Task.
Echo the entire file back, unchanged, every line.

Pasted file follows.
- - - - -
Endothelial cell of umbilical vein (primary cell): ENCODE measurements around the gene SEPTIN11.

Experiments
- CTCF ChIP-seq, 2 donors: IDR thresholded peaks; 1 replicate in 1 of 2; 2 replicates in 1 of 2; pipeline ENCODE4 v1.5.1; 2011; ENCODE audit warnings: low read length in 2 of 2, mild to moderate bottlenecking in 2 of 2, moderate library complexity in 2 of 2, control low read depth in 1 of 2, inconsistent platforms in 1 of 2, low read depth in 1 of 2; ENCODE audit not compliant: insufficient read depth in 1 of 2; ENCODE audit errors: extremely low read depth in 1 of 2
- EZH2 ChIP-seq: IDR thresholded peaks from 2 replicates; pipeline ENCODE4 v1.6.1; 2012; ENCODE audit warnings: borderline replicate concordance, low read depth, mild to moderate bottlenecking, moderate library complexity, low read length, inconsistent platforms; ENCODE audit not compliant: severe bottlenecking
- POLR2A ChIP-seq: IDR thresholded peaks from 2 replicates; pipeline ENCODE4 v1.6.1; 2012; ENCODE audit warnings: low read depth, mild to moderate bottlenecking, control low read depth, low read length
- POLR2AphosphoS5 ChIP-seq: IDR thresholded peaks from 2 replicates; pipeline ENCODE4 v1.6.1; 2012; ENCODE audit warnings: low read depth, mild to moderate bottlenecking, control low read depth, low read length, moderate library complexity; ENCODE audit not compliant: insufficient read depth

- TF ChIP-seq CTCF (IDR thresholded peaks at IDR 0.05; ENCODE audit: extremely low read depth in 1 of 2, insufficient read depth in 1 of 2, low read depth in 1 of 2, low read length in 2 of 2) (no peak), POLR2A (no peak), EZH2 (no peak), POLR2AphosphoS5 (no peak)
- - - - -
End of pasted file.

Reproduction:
Endothelial cell of umbilical vein (primary cell): ENCODE measurements around the gene SEPTIN11.

Experiments
- CTCF ChIP-seq, 2 donors: IDR thresholded peaks; 1 replicate in 1 of 2; 2 replicates in 1 of 2; pipeline ENCODE4 v1.5.1; 2011; ENCODE audit warnings: low read length in 2 of 2, mild to moderate bottlenecking in 2 of 2, moderate library complexity in 2 of 2, control low read depth in 1 of 2, inconsistent platforms in 1 of 2, low read depth in 1 of 2; ENCODE audit not compliant: insufficient read depth in 1 of 2; ENCODE audit errors: extremely low read depth in 1 of 2
- EZH2 ChIP-seq: IDR thresholded peaks from 2 replicates; pipeline ENCODE4 v1.6.1; 2012; ENCODE audit warnings: borderline replicate concordance, low read depth, mild to moderate bottlenecking, moderate library complexity, low read length, inconsistent platforms; ENCODE audit not compliant: severe bottlenecking
- POLR2A ChIP-seq: IDR thresholded peaks from 2 replicates; pipeline ENCODE4 v1.6.1; 2012; ENCODE audit warnings: low read depth, mild to moderate bottlenecking, control low read depth, low read length
- POLR2AphosphoS5 ChIP-seq: IDR thresholded peaks from 2 replicates; pipeline ENCODE4 v1.6.1; 2012; ENCODE audit warnings: low read depth, mild to moderate bottlenecking, control low read depth, low read length, moderate library complexity; ENCODE audit not compliant: insufficient read depth

- TF ChIP-seq CTCF (IDR thresholded peaks at IDR 0.05; ENCODE audit: extremely low read depth in 1 of 2, insufficient read depth in 1 of 2, low read depth in 1 of 2, low read length in 2 of 2) (no peak), POLR2A (no peak), EZH2 (no peak), POLR2AphosphoS5 (no peak)